Wankmeister cycling clinic #26: Winter training
December 17, 2014 § 12 Comments
I am hoping to get a pro contract next year and want to start the season strong, without losing fitness over the cold months. I live in Los Angeles, where it can be very hard to train during the winter. As I write this the weather has plunged to 65F, and scattered showers (20%) are predicted throughout the day. It’s been like this since Monday, and I can’t afford to lose any more fitness. I’m 37 and just upgraded to Cat 2, so this is my last shot at the big time.
Your concerns are well founded. You begin losing cardio fitness after 24 hours, and muscle begins turning into beer after a week of inactivity. Southern California is a challenging place to stay fit in the winter, with anywhere from six to ten days of overcast skies and an average of 1-2 inches of rain from October – March. Winter lows can hover in the high 50’s, often for weeks at a time. Having the right equipment will make the difference between getting a ride with BMC in 2015 and having to beat me again in an upgrade crit. Get an indoor trainer like this. All the pros use them.
I bought that trainer like you said but after thirty minutes it was so boring that I jumped off and smashed out all the plate glass windows in my house. Is racing at the pro level really this hard? Also, I posted my trainer ride on Facebag, Strava, and emailed it to all my friends but no one has “liked” or “kudo’d” it yet. Any ideas?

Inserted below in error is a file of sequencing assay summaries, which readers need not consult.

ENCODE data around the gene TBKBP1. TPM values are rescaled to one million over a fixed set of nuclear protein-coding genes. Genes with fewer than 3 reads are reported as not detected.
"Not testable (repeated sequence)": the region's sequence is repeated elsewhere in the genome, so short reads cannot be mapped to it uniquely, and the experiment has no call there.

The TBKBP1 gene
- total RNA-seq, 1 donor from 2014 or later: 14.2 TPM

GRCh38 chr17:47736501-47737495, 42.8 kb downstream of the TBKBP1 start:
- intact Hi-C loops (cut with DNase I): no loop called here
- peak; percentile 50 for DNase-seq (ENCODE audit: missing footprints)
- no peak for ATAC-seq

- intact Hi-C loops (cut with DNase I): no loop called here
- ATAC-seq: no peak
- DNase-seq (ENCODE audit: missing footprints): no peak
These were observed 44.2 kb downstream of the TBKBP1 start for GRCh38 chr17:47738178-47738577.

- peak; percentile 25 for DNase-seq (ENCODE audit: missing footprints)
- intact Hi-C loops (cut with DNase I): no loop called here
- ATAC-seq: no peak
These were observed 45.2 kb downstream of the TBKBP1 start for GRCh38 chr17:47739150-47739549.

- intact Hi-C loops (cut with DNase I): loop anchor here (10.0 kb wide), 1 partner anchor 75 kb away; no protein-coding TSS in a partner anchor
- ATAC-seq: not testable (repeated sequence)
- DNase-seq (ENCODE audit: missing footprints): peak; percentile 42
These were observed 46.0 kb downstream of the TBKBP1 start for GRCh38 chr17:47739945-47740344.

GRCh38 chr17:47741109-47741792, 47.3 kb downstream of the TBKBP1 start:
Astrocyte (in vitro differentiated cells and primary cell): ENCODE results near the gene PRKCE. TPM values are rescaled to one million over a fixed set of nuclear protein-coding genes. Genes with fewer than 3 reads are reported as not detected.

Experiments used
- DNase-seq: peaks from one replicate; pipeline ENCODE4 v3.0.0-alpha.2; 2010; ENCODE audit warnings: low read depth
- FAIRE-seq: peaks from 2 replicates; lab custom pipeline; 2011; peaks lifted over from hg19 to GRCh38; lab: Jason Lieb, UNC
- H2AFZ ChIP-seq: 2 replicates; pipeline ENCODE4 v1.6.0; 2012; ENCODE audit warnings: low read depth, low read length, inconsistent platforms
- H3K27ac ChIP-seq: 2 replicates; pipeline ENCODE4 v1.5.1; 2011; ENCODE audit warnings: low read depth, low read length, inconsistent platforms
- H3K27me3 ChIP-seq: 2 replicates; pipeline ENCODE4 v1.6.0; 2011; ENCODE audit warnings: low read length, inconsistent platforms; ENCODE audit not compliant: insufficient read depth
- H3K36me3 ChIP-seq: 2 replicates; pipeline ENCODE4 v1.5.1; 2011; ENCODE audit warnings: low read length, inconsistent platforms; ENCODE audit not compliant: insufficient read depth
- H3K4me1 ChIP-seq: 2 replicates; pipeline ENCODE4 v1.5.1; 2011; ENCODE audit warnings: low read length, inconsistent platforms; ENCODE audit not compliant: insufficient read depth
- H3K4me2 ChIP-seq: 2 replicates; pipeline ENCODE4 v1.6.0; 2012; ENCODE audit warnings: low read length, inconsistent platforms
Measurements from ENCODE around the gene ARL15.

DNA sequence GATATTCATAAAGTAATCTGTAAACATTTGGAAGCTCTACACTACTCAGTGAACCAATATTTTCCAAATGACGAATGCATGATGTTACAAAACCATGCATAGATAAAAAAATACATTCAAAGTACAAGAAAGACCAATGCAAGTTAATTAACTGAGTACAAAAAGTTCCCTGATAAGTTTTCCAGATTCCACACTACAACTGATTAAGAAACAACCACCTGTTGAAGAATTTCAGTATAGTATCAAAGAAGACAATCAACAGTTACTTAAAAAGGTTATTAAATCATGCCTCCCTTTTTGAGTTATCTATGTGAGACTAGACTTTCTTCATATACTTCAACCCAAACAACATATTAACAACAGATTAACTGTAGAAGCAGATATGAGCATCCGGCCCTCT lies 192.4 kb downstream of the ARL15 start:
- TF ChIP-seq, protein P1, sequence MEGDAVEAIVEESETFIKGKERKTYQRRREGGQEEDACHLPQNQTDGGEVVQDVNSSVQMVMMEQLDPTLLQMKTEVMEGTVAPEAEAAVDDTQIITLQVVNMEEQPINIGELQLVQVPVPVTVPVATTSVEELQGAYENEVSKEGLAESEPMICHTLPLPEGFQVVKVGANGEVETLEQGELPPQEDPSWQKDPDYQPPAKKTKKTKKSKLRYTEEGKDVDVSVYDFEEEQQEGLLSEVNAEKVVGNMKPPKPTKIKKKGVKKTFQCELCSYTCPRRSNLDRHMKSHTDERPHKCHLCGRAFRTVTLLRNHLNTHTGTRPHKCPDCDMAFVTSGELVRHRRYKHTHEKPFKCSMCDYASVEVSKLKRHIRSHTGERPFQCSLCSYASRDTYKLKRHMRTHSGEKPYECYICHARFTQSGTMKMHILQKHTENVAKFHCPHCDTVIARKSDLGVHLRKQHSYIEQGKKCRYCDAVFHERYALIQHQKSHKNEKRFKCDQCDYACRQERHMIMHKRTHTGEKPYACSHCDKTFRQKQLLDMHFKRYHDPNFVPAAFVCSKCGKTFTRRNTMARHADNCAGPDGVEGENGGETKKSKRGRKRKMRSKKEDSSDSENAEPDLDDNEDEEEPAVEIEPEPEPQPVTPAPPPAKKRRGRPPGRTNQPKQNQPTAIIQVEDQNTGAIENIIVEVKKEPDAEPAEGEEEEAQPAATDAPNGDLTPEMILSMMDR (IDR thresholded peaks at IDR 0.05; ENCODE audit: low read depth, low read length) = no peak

Sorry. I forgot to tell you, you also need to buy the entire library of these. You probably didn’t send the training file to enough people. Try Twitter, Linked-In, and Pinterest. People actually really enjoy poring over trainer files, so keep sharing. And pro racing isn’t nearly as hard as riding on a trainer for thirty minutes. If you can get up to 1-2 hours you will have simulated Roubaix or a climbing week in the Tour.
I got the library and am up to 3 hours a day. My FTP has increased 20% and I am rolling like a monster. But the software on the videos compares my wattage to the actual wattage in a pro race, and there is still a gap. For example, the winner of the Ronde averaged 350 watts for seven hours, whereas I’m averaging 175 watts for my first thirty minutes and dropping off significantly after that. Thoughts?
You are definitely pro material. Sorry, but I forgot to mention that you need someone to help structure your workouts. There are a lot of quacks out there claiming to know how to get you to the next level, but these folks are the best of the best. Get ‘r done, buddy!
All the floorboards in my house have rotted through due to the sweat from my indoor trainer. Also, I go through three tires a day, and at $70 a pop we’re having to cut back on electricity, water, and Rapha. I’m up to fourteen hours a day now, though. FTP is up another 5%! Getting “R” done!! Any ideas for the floorboards??
I forgot to tell you that you need one of these, too. All the pros have one; it’s where Lance hangs all his yellow jerseys. Also, fourteen hours is good. You might be ready to go to the next level, details here.
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